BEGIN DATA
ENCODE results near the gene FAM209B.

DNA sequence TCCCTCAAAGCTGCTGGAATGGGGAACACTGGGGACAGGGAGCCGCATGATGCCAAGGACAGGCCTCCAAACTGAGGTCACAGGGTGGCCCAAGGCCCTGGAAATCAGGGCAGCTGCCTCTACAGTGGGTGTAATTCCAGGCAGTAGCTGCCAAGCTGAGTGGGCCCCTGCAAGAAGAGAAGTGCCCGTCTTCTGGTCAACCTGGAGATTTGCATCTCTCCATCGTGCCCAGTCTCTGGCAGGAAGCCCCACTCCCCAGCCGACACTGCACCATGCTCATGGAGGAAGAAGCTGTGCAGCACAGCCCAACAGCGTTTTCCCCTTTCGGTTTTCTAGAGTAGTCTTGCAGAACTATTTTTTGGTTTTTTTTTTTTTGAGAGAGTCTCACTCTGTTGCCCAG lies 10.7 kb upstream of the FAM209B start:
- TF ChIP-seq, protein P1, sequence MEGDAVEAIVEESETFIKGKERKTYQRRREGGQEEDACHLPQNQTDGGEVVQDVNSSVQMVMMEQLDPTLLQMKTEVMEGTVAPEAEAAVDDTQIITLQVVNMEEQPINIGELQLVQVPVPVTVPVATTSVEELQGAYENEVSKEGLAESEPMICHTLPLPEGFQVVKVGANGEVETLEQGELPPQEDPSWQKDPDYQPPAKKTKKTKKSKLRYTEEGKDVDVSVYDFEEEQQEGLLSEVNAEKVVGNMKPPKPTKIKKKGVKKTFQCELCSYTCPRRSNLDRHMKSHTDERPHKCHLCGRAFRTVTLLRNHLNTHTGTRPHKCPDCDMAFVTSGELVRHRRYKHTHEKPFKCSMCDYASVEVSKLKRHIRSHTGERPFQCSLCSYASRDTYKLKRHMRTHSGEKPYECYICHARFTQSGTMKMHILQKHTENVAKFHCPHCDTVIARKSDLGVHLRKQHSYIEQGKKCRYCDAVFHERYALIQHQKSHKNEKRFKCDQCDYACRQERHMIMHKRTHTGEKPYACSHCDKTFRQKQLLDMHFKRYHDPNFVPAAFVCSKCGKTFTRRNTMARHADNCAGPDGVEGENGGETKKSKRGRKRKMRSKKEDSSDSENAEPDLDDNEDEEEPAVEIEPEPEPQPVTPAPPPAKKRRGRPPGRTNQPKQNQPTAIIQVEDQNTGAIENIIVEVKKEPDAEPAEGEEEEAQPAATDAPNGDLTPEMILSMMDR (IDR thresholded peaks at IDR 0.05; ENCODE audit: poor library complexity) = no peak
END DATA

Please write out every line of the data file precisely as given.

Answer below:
ENCODE results near the gene FAM209B.

DNA sequence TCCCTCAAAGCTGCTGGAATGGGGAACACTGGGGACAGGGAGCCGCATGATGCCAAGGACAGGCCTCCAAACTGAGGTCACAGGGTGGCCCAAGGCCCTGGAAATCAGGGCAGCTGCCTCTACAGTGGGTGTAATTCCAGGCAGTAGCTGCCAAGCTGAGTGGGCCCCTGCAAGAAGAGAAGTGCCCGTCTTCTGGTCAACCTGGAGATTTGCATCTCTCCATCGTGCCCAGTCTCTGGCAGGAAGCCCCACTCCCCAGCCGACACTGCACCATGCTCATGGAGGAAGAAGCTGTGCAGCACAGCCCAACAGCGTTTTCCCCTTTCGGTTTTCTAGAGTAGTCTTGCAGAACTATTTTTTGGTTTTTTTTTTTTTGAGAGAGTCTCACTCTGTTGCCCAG lies 10.7 kb upstream of the FAM209B start:
- TF ChIP-seq, protein P1, sequence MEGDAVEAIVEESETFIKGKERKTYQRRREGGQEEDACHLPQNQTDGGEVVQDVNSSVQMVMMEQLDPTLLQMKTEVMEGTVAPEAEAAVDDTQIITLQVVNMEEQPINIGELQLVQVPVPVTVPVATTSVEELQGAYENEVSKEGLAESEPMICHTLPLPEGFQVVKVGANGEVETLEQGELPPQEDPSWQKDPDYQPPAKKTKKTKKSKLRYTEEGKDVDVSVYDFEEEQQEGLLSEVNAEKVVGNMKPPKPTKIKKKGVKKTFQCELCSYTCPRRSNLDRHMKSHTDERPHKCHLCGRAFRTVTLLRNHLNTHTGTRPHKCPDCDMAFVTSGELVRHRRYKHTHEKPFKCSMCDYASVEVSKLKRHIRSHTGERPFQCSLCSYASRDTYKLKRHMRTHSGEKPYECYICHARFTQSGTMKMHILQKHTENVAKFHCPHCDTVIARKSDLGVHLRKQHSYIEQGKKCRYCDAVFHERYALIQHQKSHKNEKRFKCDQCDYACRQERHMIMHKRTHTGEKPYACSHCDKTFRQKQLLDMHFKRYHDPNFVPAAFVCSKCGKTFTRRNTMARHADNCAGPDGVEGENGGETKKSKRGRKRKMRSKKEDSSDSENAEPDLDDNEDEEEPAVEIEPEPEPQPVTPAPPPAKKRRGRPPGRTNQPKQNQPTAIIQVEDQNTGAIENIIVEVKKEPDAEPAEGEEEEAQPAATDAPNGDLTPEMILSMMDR (IDR thresholded peaks at IDR 0.05; ENCODE audit: poor library complexity) = no peak